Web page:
Let’s get a few things straight.
- Analysis and documentation are not synonymous.
- “Big up front design” (the agile zealot’s hell) and analysis are not the same.
- The holy grail of self documenting code (“the code is the documentation”) means bugger all to people who ask for the software to be built in the first place (people for whom a class is something they went to school in).
The Agile Manifesto states “Working software over comprehensive documentation”. Note the use of the word “comprehensive”. It doesn’t state “working software over documentation”. It also states (and this is all too often forgotten) “That is, while there is value in the items on the right, we value the items on the left more”. It is essentially pragmatic, do just enough that is necessary to allow you to be successful. This is most important in the field of analysis.
On all but the smallest of projects where you have a customer who knows exactly what she wants, is available at a moments notice to the developers and can communicate a clear vision to all involved, you are going to have to invest in some analysis. I’m not talking about writing-a-bunch-of-stories-analysis, I’m talking about understanding the business context, producing a product statement, segmenting customer needs. Maybe it is crafting an aspirational visual representation of the end product, wireframes, an information architecture, an imaginary product “fact-sheet”.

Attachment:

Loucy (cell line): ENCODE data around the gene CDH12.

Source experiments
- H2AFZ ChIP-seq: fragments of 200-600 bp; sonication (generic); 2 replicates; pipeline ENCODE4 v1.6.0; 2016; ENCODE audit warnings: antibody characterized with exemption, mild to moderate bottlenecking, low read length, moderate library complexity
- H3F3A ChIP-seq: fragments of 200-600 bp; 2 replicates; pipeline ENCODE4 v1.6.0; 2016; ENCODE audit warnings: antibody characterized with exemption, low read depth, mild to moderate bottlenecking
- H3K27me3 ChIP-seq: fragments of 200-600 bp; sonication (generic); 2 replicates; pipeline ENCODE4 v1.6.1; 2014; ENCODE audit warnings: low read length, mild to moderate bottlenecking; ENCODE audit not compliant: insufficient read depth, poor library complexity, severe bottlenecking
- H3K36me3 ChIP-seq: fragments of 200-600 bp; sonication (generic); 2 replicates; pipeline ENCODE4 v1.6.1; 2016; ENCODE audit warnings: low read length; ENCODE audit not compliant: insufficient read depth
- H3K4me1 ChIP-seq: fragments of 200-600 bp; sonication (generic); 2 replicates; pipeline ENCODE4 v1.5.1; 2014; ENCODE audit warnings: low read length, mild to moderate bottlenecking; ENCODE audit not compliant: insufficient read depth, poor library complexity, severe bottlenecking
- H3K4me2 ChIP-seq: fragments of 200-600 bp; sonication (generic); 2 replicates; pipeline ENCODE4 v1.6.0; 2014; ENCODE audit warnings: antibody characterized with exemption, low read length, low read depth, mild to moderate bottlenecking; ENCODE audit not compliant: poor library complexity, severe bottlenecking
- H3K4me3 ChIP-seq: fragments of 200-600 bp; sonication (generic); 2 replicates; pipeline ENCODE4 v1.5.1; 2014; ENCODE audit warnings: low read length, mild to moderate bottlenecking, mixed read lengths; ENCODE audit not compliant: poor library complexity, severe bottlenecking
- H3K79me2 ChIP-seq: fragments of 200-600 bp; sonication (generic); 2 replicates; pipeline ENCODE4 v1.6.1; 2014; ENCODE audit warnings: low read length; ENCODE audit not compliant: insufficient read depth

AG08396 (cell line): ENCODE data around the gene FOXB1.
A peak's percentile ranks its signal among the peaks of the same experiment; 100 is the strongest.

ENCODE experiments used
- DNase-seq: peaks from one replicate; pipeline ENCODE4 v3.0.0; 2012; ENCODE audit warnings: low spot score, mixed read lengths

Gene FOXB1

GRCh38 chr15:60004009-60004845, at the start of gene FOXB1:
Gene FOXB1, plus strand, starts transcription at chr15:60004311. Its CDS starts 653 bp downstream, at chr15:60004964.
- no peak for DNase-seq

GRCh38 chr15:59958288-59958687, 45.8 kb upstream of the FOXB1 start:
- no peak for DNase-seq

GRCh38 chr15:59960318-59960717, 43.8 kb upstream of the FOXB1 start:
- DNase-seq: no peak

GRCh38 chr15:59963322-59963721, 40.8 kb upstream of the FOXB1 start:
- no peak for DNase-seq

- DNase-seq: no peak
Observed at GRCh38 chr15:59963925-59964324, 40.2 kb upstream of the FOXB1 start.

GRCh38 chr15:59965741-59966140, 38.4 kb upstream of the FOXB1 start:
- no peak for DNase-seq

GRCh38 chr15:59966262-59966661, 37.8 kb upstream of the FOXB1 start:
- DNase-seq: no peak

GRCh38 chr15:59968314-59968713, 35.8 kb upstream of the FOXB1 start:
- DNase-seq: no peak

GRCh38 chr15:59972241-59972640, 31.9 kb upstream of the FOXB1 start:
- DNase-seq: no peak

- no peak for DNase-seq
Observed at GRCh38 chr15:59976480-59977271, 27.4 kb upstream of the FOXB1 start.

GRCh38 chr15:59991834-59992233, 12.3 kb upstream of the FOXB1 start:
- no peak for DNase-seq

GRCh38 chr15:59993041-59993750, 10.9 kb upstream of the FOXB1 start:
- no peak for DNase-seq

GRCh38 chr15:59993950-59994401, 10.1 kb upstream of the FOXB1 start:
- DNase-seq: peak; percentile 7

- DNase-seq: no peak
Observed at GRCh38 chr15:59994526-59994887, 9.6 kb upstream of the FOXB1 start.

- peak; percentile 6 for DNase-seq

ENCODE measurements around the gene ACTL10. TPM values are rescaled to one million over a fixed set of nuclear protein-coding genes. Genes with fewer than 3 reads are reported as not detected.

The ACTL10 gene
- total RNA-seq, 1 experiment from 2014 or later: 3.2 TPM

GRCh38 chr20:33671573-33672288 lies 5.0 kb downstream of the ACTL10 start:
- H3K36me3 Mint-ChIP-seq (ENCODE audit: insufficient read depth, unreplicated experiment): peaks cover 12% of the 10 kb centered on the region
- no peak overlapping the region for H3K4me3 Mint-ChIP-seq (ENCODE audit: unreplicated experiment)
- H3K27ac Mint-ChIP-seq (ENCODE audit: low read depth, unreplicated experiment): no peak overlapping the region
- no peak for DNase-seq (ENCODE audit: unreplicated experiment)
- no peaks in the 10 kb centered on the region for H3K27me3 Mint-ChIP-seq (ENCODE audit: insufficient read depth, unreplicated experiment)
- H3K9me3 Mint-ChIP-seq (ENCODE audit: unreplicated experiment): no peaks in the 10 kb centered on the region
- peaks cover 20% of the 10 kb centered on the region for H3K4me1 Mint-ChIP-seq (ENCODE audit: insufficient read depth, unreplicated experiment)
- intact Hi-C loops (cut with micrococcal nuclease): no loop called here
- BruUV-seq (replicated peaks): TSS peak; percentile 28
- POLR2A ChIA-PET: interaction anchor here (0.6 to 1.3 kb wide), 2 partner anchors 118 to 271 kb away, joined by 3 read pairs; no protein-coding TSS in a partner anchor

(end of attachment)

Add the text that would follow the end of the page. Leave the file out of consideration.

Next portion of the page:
I’m not saying do reams of analysis for the sake of it. I once worked on a government project where I spent three months specifying requirements and designing business processes for a scheme that was inevitably going to change when new legislation came out. That was stupid. Just enough analysis is not only volume and content, but also its timeliness. It would have been sufficient to identify the broad scheme requirement as something in the pipeline with the detail to be fleshed out when it was required. That way we would know about it up front, and act upon it when required.
Developers are smart people, they don’t want to write code for the sake of it. They ask questions, why are we doing this? “Individuals and interactions over processes and tools”. Nothing in that line about not using documentation. Just the right type of documentation to help facilitate the conversation. “Individuals and interactions” lack permanence – the business guy doesn’t want to explain the who’s and why’s to every new developer that comes to the project. They expect to state the project background once and it to persist through the project. (Ask a business guy to repeat this stuff more than once and he’ll soon get annoyed).
Bottom line: Do up front analysis and be proud of it. Make it just-enough in a format that is appropriate (so why is it suddenly OK that it is on the Wiki rather than in a Word document on the corporate LAN?) Get it out there!! Stick it on the walls, let everyone see the business objectives, who the users are (personas), the competition, the wireframes, the product mission statement.